The #MeToo campaign has been eye opening for me. I thought myself well aware of the prevalence of sexual harassment and assault against women (and men). I was wrong.
As my social media feed continued to be filled with heartbreaking post after post (some with sickening stories, others with no details at all), the weight of it brought me to tears. So many people that I knew (many very well) had been victimized. I felt angry, horrified, disgusted, ashamed. Trying to figure out what to do or say was overwhelming. Any words felt forced, and writing them seemed more like “well at least I’m not THAT guy” than an honest acknowledgment. Even liking the posts seemed an empty gesture, though I did continue doing that throughout the day because it felt necessary.
I promised myself again and again that I would continue to speak out, call attention to actions, teach my children better, be the sort of human being who joined others in fighting to end abuse.
I still wanted to do more.
Towards the end of the day a good friend of mine made a simple, perfect, and poignant Facebook post. He wrote: I believe you.
Those three words summed up everything I’d been trying to expound on all day (and perhaps most of my adult life). It should be obvious, but somehow it isn’t- Believing victims of sexual assault is critical.
I wanted to go outside and shout that sentence over and over. I believe you.
I settled for copying my friend and posting those words on Twitter.
And because they are important, I wanted to share them with you all as well.
I attended high school at the end of the 1980’s and my school wasn’t the most racially diverse. Most of the students were suburban white kids, pretty sheltered. Still, I don’t remember race being an issue (though it is very possible I just didn’t see it). I naively believed that the racism which plagued America for hundreds of years had (for the most part) been overcome, and that my generation had grown beyond that sort of idiocy.
By the time I was in college, I was not quite so unobservant. But even then, it was clear to the majority of us that anyone acting overtly racist was an asshole. We dismissed their behavior, their rhetoric for what it was- Unintelligent garbage. Absolute crap.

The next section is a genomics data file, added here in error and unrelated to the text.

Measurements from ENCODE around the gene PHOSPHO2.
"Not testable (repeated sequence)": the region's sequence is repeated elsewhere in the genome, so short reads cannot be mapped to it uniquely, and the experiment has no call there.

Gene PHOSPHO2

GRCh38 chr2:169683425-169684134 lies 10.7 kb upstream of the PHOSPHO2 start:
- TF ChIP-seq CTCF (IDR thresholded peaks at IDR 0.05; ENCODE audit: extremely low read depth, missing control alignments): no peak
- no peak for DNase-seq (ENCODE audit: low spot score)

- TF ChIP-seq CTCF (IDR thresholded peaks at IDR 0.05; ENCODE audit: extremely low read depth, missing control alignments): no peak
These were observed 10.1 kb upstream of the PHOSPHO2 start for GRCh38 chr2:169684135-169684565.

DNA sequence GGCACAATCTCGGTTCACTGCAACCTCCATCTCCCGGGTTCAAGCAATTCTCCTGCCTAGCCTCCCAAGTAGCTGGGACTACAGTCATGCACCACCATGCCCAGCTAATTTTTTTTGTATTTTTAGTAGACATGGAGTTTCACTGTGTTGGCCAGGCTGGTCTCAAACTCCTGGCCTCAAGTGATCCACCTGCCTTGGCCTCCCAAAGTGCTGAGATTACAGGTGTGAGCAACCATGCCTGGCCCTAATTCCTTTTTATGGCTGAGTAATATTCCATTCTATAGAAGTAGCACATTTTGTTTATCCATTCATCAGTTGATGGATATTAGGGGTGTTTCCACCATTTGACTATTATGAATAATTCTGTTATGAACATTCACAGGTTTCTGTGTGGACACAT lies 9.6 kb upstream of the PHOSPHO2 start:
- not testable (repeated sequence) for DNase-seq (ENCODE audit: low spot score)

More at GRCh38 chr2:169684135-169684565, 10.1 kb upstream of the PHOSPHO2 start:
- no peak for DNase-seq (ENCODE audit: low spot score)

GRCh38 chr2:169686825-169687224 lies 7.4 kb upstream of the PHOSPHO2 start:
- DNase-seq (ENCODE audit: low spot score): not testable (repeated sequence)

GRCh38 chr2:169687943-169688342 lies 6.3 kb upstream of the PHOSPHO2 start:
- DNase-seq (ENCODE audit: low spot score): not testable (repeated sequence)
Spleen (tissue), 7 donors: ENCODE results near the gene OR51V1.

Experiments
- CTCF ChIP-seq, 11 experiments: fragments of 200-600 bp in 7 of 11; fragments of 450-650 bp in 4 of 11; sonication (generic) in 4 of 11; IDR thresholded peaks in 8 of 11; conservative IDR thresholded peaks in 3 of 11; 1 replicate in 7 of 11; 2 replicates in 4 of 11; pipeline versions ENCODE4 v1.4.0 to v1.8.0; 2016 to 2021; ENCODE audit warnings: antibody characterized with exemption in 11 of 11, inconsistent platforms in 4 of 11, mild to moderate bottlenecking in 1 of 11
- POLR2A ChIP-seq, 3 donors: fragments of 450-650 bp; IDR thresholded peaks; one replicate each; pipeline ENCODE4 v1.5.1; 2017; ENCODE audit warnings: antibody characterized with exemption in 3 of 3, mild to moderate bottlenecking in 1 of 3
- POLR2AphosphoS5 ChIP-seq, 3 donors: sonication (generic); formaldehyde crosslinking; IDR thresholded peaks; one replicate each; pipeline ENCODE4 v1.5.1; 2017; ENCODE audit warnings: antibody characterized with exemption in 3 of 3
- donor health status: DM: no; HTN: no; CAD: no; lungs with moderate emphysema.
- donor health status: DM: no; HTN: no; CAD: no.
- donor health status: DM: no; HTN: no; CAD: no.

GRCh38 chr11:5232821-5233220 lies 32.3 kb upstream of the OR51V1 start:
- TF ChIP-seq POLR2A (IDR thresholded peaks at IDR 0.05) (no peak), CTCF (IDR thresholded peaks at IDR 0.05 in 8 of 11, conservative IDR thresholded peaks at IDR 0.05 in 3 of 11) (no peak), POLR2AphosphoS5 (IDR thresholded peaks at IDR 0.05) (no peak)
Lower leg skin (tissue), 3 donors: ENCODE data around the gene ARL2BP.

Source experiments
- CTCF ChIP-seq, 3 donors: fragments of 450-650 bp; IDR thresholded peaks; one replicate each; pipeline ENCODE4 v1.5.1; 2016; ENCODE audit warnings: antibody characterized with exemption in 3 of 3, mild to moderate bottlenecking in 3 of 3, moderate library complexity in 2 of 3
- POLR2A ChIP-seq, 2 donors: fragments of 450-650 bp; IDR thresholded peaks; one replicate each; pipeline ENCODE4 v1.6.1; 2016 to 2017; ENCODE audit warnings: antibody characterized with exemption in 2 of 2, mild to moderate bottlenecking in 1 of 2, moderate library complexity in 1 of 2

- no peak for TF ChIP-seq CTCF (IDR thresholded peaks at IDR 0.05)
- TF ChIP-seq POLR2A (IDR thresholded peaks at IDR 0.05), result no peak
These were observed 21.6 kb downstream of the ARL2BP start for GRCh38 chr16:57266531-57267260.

I really believed America was growing up, putting aside old prejudices, becoming a more welcoming, open minded place.
I continued to believe it, even after the abhorrent behavior I witnessed from those who did not like having a black president. It was easy to do. Things seemed better. Social progress seemed to be unstoppable.
Maybe it moved too fast. Small minds weren’t ready.
And I had misjudged the pulse of the country completely.
In the last year to year and half, the voice I’d thought reduced to a dying whisper has become a very loud shout. Scared white people are running about screaming the sky is falling, their culture (whatever that means) is under assault, and they have to stand up, reclaim their country from everyone who suddenly won’t stay in their *proper* places.
The violence this past weekend is likely only the beginning of a nasty string of events.
Emotions are running dangerously high.
This isn’t just a conflict of ideas (one does not attend a debate armed, in full riot gear, ready to club the opposition), but a war against an ideology of oppression and hate. One that has already shown us what atrocities it is capable of committing, and one that cannot be given another chance.
My friend Holli was sexually assaulted at a spa while on vacation in Italy. Those responsible refuse to take action and of course, are blaming Holli, insinuating she misunderstood what happened or was confused about events. I am disgusted, angry, saddened by what has happened to my friend. Read her story HERE.
Blaming the victim is a vile and cowardly practice. I will do whatever I can to make sure something is done. Holli has crated a petition which you can sign HERE.
Do the right thing. Stand up. Do not sit silent.